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A Farm Woman's Ways: Far From The Madding Crowd

Updated on May 30, 2015

Farms were always a part of the life of Bathsheba Everdene. She grew up on her parents' farm in Dorset, then, as a young woman, lived on her aunt's farm to help her. While men were not at the forefront of her mind, three different men take an interest in Bathsheba during the Victorian Era in Far From The Madding Crowd. The interest in Bathsheba (Carey Mulligan) begins while with her aunt. The neighbor farmer, Gabriel Oak (Matthias Schoenaerts), tries to woo her with the gift of a lamb. While she accepts the lamb, she does not want to develop the relationship with him. He has taken out a loan on his farm in the hopes of raising sheep, but a sheepdog's actions spell doom for the sheep, and for Gabriel's chances of repaying the loan. He heads to another village in search of employment. Meanwhile, Bathsheba inherits her parents' estate in the very same village. When Bathsheba fires one of the old staff over his inaction following a fire, she hires Gabriel. She also starts to take an interest in William Boldwood (Michael Sheen), an older farmer who never married because he'd been jilted as a young man. The interest in Boldwood, though, seems to be greater with the man, in the same sort of way Bathsheba feels for Gabriel.

The man who does win Bathsheba's heart, though, is Francis Troy (Tom Sturridge), a sergeant in the British Army who had planned to marry Fanny Robin (Juno Temple). Fanny, however, went to the wrong church, and later found that her beloved had left, believing he'd been jilted. The story led to a fast courtship and marriage. Bathsheba soon learns that her husband not only feels he controls a farm while knowing nothing of the daily operations, he drinks and gambles away much of the money. After a falling out that includes tending to arrangements to bury Fanny, who once worked at the farm but died homeless, Francis leaves for the shore. He goes for a swim, but doesn't return and is presumed dead. Boldwood settles the farm's debts and would like to merge their estates through marriage. Gabriel, who'd already left once but was persuaded to returm by Bathsheba, plans to make a permanent exit by immigrating to America. A Christmas party at the Boldwood estate, though, brings an unexpected change for these people.

Far From The Madding Crowd, based on the novel by Thomas Hardy, is an interesting look at men and women, and the way they share feelings. While the main characters clearly live away from a big city, viewers could say they make a madding crowd all by themselves. If she ever weds, Bathsheba clearly wants a man who respects her as an individual, which Gabriel and William do. However, she takes a man who wants nothing to do with satisfying that need of hers. At their wedding, Francis stays up with the other hands and has a good time long after the guests have gone, and she wants to go to bed. Yet, viewers should sympathize with Bathsheba. She gets touched by the story of Francis more than by the decency of both Gabriel and William. She's a romantic who wants a perfect love that doesn't exist. The pace created by director Thomas Vinterberberg sometimes runs a bit slow, but captures a time where expectations of men and women tended to be different. The screenplay for David Nicholls suggests that differences should not stand in the way of feelings.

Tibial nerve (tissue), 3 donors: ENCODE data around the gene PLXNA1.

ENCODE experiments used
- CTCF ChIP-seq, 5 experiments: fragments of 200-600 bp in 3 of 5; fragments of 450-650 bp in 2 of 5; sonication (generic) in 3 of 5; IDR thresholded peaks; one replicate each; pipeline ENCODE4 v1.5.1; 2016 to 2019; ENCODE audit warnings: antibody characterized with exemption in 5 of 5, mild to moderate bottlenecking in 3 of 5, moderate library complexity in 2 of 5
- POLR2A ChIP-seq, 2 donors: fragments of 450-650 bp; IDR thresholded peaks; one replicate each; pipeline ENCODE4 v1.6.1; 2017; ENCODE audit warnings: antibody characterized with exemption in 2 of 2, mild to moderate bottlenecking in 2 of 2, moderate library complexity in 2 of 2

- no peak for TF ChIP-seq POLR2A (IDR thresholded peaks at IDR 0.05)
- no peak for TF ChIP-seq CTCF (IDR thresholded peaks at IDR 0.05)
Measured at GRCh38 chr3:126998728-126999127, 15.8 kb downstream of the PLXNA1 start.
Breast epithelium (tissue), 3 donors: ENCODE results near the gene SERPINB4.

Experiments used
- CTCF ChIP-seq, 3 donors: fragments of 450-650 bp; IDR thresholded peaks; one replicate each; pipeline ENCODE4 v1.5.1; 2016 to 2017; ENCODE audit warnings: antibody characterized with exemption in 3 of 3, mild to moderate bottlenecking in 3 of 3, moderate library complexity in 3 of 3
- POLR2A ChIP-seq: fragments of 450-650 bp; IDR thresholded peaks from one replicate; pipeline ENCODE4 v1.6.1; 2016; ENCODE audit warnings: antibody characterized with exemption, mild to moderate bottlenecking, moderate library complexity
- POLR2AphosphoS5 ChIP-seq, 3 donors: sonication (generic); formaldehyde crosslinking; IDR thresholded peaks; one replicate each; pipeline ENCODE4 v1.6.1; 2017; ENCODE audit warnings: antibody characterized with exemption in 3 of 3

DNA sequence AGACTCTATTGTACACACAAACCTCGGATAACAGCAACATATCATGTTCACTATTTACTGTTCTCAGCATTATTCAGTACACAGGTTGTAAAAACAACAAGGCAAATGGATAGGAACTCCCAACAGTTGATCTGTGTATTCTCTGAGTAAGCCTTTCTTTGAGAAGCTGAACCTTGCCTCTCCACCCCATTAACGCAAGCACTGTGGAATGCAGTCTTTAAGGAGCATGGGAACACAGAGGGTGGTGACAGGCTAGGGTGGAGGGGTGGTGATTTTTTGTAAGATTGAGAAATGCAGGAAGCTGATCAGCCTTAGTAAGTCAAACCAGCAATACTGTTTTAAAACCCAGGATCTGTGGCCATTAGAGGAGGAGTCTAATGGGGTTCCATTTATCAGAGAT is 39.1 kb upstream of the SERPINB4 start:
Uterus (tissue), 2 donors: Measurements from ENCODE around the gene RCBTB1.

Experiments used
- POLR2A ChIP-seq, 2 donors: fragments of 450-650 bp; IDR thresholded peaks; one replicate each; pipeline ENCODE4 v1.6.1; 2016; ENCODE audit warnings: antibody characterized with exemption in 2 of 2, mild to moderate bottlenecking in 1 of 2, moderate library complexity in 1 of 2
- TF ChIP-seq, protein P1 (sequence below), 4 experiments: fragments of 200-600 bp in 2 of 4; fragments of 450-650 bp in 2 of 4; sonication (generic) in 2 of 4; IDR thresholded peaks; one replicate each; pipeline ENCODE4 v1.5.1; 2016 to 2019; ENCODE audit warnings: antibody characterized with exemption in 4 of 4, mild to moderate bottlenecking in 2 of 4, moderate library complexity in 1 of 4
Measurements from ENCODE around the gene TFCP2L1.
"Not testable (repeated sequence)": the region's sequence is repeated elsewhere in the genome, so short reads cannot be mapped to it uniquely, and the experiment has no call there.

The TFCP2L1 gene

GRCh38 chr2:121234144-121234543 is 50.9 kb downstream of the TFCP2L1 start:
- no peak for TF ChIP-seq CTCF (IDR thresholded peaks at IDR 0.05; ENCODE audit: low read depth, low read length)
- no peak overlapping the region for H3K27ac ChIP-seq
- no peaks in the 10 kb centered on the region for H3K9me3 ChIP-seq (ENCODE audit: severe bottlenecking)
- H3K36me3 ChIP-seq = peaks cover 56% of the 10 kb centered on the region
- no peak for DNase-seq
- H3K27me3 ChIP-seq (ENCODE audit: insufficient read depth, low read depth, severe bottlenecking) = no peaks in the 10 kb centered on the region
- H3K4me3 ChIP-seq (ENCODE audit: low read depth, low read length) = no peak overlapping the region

The key performances are all strong, especially Mulligan. Her Bathsheba made me feel irritated by the way she treated Gabriel and William. Yet, she also shows how women were treated differently. In the scene where she and another farm hand go to market to sell their grain, she finds men want to pay less for her grain simply because she's a woman. She has to work hard to get a price close to what she asks. Schoeraerts shows a man of patience and great ability as Gabriel who wants a decent chance to prove himself in any way. Gabriel, in fact, could be accused of being too patient with Bathsheba, but I doubt he'd be any other way. Sheen is fine as the wealthy Mr. Boldwood, a man with a longing to share his life with someone else, and knows that wish comes with no guarantee. Sturridge is good as the sergeant who charms, then takes control once he gets what he wants. Temple is also good in a small role as Fanny, a woman who takes the shame over her misunderstanding to her end.

Most people have a wish to share their lives with others who care for and support them. The people in Far From The Madding Crowd long for that, even when their actions belie their feelings. The film also speaks to the need of women to be treated in the same way as men when certain issues are involved. Bathsheba Everdene finds it hard to find the right balance between proving herself in farming and sharing her life with a man who truly cares. Even in a scenic part of rural England, she learns that she still draws a crowd for devotion and affection.

On a scale of zero to four stars, I give Far From The Madding Crowd three stars. The things we do with love.


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